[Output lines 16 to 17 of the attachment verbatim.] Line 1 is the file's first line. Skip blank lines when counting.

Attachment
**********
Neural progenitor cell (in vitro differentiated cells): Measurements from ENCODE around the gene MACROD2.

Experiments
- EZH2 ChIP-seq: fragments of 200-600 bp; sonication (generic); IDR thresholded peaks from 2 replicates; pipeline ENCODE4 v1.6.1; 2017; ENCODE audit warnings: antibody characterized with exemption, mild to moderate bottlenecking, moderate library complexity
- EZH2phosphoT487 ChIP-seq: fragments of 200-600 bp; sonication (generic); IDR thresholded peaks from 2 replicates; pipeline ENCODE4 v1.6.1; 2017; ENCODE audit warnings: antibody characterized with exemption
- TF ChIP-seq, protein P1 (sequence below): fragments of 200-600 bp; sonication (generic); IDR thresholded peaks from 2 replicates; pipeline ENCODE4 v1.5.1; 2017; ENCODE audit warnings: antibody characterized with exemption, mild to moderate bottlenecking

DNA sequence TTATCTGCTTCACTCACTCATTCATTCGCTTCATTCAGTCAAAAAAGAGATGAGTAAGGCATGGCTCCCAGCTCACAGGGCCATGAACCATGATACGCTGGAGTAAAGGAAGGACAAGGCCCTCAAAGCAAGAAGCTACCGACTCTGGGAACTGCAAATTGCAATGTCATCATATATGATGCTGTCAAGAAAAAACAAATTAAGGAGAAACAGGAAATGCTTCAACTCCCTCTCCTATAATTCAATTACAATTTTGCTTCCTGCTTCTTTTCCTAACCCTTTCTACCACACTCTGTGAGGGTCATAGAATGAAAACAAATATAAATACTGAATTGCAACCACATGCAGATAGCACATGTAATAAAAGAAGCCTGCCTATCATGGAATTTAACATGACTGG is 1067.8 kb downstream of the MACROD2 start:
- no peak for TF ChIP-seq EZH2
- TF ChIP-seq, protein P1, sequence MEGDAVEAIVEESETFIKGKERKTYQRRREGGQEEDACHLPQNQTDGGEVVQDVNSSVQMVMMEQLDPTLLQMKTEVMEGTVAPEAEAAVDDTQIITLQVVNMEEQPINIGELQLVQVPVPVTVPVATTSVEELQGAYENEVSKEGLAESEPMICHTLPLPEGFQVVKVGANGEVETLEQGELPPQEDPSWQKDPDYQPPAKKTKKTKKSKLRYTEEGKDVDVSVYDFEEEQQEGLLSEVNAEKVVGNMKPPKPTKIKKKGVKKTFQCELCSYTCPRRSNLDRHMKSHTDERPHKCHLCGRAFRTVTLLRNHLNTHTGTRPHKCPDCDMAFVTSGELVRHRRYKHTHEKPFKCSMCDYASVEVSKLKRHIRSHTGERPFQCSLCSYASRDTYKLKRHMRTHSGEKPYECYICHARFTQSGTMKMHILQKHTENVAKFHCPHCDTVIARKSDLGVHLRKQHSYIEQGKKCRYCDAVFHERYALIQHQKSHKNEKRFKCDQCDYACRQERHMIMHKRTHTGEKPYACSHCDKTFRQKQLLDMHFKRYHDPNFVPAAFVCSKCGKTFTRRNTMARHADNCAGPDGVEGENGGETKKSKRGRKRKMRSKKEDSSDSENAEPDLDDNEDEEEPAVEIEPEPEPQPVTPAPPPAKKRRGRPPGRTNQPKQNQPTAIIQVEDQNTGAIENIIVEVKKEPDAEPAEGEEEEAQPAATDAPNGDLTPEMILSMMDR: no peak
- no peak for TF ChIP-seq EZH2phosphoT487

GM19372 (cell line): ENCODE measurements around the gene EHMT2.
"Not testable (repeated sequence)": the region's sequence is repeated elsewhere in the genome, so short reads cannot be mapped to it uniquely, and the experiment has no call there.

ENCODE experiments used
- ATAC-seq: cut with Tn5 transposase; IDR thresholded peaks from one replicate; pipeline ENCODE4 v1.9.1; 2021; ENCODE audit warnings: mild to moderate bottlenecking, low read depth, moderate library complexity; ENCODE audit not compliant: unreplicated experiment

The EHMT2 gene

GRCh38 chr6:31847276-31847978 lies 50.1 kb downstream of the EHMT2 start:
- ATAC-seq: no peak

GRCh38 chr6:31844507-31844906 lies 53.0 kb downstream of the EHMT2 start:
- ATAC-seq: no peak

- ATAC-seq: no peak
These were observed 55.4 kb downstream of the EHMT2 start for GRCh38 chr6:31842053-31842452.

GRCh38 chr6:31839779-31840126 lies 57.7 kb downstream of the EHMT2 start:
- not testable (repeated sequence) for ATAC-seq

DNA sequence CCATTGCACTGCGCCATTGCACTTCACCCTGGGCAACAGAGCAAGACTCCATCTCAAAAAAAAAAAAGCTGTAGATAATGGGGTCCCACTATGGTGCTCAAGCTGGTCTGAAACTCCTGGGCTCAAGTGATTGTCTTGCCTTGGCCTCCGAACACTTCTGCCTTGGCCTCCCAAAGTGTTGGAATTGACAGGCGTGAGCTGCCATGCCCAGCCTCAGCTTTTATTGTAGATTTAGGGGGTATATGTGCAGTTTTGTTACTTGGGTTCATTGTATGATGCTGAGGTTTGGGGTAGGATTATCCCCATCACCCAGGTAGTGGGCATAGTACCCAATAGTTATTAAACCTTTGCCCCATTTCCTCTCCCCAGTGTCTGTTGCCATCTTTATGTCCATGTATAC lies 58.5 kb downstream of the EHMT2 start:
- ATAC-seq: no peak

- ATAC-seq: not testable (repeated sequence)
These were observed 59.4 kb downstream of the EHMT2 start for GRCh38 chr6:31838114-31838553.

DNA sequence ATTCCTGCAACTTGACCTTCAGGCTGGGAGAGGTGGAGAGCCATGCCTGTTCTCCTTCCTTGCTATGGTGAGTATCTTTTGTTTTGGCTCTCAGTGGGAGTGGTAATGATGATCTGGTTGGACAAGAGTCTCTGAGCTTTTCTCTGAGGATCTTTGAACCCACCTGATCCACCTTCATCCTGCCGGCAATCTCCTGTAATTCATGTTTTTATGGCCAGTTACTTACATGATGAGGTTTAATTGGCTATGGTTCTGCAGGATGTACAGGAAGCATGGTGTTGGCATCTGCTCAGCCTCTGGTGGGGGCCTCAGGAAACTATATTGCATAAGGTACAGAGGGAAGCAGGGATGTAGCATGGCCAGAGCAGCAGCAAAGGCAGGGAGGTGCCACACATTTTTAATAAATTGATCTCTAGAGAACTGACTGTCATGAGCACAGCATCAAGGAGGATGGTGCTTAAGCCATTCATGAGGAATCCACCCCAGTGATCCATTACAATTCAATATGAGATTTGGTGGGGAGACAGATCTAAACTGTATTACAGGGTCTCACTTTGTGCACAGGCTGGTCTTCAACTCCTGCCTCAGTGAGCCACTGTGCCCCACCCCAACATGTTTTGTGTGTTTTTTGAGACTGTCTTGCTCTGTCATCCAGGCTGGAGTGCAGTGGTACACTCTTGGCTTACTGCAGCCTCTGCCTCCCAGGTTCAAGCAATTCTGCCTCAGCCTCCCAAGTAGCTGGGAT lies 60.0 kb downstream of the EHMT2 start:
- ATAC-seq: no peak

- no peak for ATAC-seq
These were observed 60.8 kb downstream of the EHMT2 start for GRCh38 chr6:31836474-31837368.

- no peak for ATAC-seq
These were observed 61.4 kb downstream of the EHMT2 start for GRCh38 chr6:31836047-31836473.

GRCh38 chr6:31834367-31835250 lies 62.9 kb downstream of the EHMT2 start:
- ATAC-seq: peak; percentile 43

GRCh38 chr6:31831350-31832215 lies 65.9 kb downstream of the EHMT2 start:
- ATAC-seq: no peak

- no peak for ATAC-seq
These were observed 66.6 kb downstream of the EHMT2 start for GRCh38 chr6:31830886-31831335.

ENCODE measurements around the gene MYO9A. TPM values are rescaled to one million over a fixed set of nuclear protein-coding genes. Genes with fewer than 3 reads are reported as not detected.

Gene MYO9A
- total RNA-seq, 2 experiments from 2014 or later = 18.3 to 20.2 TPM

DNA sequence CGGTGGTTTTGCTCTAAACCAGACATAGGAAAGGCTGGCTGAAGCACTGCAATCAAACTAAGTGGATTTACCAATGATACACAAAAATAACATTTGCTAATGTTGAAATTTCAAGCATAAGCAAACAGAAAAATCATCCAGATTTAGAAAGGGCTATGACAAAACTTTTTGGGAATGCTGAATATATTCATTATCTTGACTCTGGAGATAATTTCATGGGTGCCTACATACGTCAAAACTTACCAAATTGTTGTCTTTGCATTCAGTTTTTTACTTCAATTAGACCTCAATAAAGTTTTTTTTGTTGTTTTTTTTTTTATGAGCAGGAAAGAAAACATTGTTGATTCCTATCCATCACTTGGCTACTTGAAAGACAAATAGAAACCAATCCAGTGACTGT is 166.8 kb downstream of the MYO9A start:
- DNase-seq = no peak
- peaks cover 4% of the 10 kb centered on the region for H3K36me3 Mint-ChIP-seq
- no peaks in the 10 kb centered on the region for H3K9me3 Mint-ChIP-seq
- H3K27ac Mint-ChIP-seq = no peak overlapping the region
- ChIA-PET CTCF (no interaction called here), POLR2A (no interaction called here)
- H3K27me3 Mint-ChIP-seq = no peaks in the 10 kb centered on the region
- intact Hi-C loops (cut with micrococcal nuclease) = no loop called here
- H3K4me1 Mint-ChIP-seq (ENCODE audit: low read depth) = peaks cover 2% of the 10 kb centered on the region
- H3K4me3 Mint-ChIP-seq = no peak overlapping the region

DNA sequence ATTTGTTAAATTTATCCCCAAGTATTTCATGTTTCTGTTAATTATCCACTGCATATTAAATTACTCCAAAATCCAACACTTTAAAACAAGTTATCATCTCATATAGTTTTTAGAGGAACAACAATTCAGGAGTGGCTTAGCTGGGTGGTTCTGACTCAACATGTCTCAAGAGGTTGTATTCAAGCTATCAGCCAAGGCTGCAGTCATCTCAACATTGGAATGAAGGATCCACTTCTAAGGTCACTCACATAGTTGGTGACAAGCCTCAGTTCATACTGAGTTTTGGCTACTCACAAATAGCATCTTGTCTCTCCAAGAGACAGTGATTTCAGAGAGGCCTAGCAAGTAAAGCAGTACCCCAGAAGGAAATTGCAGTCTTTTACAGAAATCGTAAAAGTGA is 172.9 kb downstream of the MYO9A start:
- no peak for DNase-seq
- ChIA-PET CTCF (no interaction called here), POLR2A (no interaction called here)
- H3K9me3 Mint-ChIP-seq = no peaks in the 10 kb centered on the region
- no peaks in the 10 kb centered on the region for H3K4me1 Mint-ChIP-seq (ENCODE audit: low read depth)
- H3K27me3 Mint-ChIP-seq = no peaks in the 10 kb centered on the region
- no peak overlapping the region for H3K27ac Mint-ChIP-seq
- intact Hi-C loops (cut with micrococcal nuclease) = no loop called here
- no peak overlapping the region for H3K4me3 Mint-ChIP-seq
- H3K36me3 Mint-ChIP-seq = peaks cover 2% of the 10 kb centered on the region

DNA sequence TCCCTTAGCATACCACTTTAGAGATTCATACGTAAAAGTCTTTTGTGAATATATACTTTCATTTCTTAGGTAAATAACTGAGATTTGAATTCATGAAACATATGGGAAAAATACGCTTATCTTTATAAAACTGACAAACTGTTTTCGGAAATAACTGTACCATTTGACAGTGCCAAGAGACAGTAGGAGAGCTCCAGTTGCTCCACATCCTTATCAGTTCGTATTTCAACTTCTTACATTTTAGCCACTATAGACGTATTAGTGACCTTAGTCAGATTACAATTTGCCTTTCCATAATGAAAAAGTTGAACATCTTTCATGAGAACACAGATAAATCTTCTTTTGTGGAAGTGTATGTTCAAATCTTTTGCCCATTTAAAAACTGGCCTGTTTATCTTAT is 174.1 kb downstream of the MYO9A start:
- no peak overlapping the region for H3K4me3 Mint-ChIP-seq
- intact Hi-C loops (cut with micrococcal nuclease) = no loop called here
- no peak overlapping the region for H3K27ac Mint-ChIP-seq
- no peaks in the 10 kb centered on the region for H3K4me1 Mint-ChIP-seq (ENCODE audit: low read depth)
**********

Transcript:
- ATAC-seq: no peak

GRCh38 chr6:31844507-31844906 lies 53.0 kb downstream of the EHMT2 start: